Opsona boosted by drug giant investment
Irish drug development firm Opsona Therapeutics has received €4.2m in backing from existing investors, including the venture capital arm of drug giant Novartis.
Filings at the Companies Registration Office reveal that the company secured the additional funding just before Christmas.
Novartis Bioventures contributed the single biggest slice - €14m - of the latest fundraising round.
Roche Finance, an investment arm of the Swiss drug giant, stumped up €986,000.
The Seroba Kernel Lifesciences Fund II injected €222,000, while the €75m Fountain Healthcare Partners Fund 1, which is backed by the European Investment Fund and managed by Dublin-based Fountain Healthcare, invested €906,000.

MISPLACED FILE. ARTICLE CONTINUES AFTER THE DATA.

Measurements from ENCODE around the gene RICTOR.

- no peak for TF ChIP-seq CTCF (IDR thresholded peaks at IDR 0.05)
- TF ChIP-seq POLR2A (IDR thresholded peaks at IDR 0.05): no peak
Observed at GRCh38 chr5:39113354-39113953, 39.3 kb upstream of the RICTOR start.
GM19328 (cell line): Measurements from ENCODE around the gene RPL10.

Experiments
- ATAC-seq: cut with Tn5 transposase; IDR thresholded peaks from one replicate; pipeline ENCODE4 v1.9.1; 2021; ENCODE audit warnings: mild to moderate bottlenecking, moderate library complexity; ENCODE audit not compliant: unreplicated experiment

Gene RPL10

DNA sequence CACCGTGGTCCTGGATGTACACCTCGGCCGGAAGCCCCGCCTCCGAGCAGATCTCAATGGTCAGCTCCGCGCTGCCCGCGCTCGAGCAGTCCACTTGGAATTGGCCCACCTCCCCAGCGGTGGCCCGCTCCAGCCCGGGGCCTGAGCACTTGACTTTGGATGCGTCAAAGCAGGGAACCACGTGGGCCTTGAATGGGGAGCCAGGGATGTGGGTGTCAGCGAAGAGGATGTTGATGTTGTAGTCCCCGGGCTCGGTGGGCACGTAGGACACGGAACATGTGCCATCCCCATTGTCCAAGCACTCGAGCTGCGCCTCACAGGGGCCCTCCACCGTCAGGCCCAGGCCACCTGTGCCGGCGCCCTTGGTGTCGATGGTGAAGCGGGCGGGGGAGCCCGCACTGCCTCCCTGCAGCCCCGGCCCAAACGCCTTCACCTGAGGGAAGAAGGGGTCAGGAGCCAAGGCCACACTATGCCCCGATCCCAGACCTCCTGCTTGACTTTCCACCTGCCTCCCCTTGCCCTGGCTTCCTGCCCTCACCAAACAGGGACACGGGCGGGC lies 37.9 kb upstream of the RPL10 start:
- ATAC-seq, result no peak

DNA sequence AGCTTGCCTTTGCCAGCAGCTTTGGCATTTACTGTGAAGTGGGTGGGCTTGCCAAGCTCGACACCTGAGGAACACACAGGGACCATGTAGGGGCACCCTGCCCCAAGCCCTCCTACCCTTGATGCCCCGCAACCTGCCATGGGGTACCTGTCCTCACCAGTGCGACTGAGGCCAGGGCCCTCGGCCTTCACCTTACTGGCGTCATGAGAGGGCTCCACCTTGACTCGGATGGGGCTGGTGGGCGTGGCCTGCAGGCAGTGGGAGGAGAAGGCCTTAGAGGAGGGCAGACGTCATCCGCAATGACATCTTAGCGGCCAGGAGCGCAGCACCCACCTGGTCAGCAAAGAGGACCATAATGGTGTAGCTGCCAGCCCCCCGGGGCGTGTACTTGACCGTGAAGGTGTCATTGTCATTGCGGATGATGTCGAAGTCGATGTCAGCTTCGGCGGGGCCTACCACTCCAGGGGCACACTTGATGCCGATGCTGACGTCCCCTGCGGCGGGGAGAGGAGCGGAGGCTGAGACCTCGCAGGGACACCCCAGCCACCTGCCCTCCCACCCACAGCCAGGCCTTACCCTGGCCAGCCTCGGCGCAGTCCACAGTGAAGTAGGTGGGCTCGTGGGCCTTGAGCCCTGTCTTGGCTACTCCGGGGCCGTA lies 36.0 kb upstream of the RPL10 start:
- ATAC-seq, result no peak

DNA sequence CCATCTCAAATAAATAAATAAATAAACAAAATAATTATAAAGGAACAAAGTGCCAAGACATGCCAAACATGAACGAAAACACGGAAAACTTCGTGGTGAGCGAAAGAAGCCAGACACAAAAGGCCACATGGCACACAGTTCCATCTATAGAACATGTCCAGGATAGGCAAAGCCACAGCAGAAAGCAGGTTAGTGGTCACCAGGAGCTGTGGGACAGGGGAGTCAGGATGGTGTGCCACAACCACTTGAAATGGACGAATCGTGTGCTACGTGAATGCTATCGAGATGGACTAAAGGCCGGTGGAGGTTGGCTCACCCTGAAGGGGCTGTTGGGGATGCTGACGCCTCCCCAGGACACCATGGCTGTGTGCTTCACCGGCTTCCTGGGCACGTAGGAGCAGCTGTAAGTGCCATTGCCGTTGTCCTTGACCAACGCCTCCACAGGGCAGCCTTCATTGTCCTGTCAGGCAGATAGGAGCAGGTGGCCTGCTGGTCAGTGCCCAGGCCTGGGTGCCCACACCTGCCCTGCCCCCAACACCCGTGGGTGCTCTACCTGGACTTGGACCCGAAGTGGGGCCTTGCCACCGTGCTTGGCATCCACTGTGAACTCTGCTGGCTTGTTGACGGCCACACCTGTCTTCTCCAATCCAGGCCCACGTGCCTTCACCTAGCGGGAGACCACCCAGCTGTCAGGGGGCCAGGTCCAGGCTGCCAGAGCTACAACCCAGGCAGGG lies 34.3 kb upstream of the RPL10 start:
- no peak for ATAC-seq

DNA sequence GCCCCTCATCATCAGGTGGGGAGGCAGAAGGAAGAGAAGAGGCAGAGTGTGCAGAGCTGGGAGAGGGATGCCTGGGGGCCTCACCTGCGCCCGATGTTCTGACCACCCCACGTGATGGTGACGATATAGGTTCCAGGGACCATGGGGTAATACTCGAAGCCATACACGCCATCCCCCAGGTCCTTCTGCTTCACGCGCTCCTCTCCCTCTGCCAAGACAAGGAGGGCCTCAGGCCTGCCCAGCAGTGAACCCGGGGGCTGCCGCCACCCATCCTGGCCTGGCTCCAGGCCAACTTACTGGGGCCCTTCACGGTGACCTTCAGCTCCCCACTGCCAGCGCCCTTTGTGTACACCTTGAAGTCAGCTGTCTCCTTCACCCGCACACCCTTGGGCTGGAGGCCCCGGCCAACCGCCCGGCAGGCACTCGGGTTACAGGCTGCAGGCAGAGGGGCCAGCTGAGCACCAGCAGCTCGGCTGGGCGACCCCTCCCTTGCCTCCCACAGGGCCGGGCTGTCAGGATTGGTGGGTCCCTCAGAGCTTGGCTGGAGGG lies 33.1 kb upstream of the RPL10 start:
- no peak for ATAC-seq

In 2013, Opsona Therapeutics raised €33m that was earmarked to advance a treatment designed to block the rejection of kidneys in transplant patients. The treatment - still undergoing trials - is called OPN-305.
The company recently received orphan drug designation for OPN-305 from the US Food and Drug Administration for so-called myelodysplastic syndrome (MDS), a disease where bone marrow doesn't produce enough healthy red blood cells, white blood cells and/or platelets.
Orphan designation means a firm can avail of tax breaks for a drug's development.
The company was founded in 2004 by three immunologists at Trinity College, including Luke O'Neill.
It has raised over €60m since then.